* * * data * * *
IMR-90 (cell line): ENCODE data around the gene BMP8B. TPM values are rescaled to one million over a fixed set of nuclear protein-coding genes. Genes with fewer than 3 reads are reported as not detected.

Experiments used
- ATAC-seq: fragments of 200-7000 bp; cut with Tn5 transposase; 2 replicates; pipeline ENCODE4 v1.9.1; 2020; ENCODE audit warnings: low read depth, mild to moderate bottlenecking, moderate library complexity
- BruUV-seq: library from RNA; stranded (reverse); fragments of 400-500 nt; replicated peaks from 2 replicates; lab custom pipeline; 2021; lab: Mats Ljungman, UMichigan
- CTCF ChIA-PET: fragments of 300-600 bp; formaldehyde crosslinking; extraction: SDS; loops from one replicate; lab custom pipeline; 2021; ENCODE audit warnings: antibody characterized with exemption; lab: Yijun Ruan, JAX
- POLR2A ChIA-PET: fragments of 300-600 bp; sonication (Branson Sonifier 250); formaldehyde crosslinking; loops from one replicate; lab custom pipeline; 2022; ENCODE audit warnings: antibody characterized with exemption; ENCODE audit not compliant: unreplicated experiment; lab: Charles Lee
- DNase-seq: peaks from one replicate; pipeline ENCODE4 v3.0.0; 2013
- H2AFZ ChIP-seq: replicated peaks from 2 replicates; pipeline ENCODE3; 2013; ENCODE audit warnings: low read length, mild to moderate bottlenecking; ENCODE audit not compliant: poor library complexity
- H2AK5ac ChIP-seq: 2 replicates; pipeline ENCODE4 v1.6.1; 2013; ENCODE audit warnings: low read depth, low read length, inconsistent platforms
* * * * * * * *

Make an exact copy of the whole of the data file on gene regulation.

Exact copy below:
IMR-90 (cell line): ENCODE data around the gene BMP8B. TPM values are rescaled to one million over a fixed set of nuclear protein-coding genes. Genes with fewer than 3 reads are reported as not detected.

Experiments used
- ATAC-seq: fragments of 200-7000 bp; cut with Tn5 transposase; 2 replicates; pipeline ENCODE4 v1.9.1; 2020; ENCODE audit warnings: low read depth, mild to moderate bottlenecking, moderate library complexity
- BruUV-seq: library from RNA; stranded (reverse); fragments of 400-500 nt; replicated peaks from 2 replicates; lab custom pipeline; 2021; lab: Mats Ljungman, UMichigan
- CTCF ChIA-PET: fragments of 300-600 bp; formaldehyde crosslinking; extraction: SDS; loops from one replicate; lab custom pipeline; 2021; ENCODE audit warnings: antibody characterized with exemption; lab: Yijun Ruan, JAX
- POLR2A ChIA-PET: fragments of 300-600 bp; sonication (Branson Sonifier 250); formaldehyde crosslinking; loops from one replicate; lab custom pipeline; 2022; ENCODE audit warnings: antibody characterized with exemption; ENCODE audit not compliant: unreplicated experiment; lab: Charles Lee
- DNase-seq: peaks from one replicate; pipeline ENCODE4 v3.0.0; 2013
- H2AFZ ChIP-seq: replicated peaks from 2 replicates; pipeline ENCODE3; 2013; ENCODE audit warnings: low read length, mild to moderate bottlenecking; ENCODE audit not compliant: poor library complexity
- H2AK5ac ChIP-seq: 2 replicates; pipeline ENCODE4 v1.6.1; 2013; ENCODE audit warnings: low read depth, low read length, inconsistent platforms